Behavioural Aids

Discipline

It is the one thing that is the most difficult to balance but without it, you find a child who is confused, attention seeking or both.
Discipline is order, self-control, it is not about punishment for no reason.  The term "discipline" comes from the Latin word "disciplinare," which means "to teach."  Many people, however, associate the word with punishment, which falls short of the full meaning of the word.  Discipline, properly practiced, uses a multi-faceted approach, including models, rewards, and punishments that teach and reinforce desired behavior. Through discipline, children are able to learn self-control, self-direction, competence, and a sense of caring.

This is the order in which we do it at The Little House (Montessori)
1. Stop the undesired action.
2. Explain to the child why it is undesirable.
3. Tell of the consequences to a similar action if it happens in future .  Consequences must be tangible, meaningful and be delivered immediately.
4. You must carry out the disciplinary action as soon as the undesired action occurs.  This may take place in the supermarket, the paediatrician's, or playground.  Children till the age of 6 will not understand, “I’ll give you a hiding later!”  When you do that, they may not remember when they were “naughty” and the association is lost.
5. In the calmest voice, deliver the disciplinary action.  We do not argue, nor do we bargain.  The deal was set when you first stopped your child.
6. The crying will stop as soon as they know that you are not wavering.  It is almost magical.

You may also want to visit this link:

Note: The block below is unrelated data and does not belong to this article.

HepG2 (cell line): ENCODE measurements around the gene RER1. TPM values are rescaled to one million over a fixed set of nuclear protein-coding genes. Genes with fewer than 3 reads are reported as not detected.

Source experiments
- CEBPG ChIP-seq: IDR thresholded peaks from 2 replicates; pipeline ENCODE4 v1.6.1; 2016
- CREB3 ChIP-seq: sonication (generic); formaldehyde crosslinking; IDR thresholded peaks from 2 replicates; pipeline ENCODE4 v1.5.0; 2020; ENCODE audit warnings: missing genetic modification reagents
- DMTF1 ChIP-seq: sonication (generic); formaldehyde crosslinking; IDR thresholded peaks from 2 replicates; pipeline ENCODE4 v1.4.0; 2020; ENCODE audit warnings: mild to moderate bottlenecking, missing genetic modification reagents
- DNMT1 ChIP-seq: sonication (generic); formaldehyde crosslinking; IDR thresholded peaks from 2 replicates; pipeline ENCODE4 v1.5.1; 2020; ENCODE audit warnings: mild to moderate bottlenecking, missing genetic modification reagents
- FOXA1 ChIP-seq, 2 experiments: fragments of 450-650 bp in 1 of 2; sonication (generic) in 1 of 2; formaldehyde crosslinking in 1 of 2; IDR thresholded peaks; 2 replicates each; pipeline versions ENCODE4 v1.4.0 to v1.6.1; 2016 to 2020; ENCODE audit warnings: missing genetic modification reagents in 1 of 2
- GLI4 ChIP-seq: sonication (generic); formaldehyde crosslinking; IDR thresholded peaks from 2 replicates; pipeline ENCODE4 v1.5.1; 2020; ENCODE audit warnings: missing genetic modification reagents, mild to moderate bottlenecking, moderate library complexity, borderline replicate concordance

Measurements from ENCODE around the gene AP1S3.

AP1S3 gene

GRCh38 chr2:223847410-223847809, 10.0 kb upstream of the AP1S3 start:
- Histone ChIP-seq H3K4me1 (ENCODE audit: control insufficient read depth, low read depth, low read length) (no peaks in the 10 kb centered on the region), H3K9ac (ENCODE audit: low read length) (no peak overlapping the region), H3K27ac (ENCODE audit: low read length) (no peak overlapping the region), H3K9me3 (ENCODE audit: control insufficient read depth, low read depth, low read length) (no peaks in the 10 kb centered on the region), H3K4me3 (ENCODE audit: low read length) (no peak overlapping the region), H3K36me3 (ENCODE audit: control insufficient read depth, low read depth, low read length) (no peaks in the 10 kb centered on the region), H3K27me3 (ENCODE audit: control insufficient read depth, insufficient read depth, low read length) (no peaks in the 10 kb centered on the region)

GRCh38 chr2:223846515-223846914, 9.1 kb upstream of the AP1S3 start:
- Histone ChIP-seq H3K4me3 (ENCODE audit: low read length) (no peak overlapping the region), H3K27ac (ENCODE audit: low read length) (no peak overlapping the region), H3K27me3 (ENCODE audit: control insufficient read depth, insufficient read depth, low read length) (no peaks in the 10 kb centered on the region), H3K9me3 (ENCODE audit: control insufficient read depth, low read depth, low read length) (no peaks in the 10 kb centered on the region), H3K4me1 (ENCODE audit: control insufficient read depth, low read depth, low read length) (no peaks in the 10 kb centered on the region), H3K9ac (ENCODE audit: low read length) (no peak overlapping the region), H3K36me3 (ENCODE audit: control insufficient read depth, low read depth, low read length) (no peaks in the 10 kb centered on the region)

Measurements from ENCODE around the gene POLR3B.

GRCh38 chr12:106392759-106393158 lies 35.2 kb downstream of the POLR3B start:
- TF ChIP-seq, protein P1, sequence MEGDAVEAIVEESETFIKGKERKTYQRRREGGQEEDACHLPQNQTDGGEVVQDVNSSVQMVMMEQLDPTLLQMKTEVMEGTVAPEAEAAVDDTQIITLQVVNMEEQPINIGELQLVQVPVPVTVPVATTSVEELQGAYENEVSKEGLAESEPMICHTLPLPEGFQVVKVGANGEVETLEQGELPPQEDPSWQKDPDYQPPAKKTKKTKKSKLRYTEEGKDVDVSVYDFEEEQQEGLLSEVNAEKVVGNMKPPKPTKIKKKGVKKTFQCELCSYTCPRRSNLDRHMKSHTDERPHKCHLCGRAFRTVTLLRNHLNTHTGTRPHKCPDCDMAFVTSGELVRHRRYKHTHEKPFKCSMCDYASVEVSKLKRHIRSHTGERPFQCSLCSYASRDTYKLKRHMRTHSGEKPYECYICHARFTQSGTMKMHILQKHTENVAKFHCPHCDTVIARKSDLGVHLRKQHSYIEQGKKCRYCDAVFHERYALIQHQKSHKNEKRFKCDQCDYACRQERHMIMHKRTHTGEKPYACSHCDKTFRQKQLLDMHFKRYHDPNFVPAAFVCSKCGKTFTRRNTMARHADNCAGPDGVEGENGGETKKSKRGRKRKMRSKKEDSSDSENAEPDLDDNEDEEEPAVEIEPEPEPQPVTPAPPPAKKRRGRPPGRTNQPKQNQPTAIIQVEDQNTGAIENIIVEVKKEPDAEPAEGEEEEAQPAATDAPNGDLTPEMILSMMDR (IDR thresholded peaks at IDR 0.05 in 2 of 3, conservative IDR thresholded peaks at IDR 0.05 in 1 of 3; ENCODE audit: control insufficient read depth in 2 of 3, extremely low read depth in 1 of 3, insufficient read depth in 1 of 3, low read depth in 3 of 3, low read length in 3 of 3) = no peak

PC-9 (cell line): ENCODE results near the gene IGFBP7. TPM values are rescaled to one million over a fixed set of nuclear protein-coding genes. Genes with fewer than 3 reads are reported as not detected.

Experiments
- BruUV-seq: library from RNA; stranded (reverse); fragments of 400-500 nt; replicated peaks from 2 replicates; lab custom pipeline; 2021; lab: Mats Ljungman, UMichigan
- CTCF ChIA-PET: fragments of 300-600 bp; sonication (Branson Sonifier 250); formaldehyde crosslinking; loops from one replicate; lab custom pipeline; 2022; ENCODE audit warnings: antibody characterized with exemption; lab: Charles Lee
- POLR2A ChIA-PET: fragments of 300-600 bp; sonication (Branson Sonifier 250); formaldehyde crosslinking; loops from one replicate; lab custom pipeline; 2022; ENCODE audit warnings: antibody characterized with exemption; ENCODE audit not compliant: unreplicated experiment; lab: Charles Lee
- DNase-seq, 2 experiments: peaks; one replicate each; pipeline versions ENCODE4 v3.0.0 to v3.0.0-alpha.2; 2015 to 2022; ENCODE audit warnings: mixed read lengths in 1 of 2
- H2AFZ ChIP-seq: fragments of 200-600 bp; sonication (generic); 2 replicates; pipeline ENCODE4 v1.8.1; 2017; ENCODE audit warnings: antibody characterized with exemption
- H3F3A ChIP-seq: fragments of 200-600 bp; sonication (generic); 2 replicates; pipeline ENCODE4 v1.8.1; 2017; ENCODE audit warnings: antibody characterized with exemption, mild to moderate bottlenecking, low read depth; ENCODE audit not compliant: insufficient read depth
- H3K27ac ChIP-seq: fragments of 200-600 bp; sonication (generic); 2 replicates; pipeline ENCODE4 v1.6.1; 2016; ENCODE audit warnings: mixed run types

Are Kids Different Today? Or the Parents?

Know the Two Kinds of Love:
SOFTLOVE AND FIRMLOVE

Steve Biddulph, author of The Secret of Happy Children

We love our kids. But love is more than just a warm feeling—it involves some skill. Family therapists recognise that parents need to have two core qualities. I call these softlove and firmlove. Both these kinds of love have to be activated in sufficient quantities in a parent’s make-up, so that children receive the right ingredients to thrive. They are both available in you, but you may need some help to awaken them.

What is Softlove?
Softlove is the ability to be relaxed, warm and affectionate. It is the ability to stop your brain racing around, to trust your instincts and to fend off the many pressures put on you from outside so that you can be there for your child. When you can relax and be yourself, your loving-ness will just naturally arise.

You don’t have to force softlove, but you do have to give it space to grow. Not everyone was raised with softlove, and so sometimes we find it hard to activate. If you had rather distant or aloof parents, then you may feel tense or uneasy, rather than relaxed and loving, when you are around babies or toddlers. As men and women rediscover softlove, then many things will change for the better.

What is Firmlove?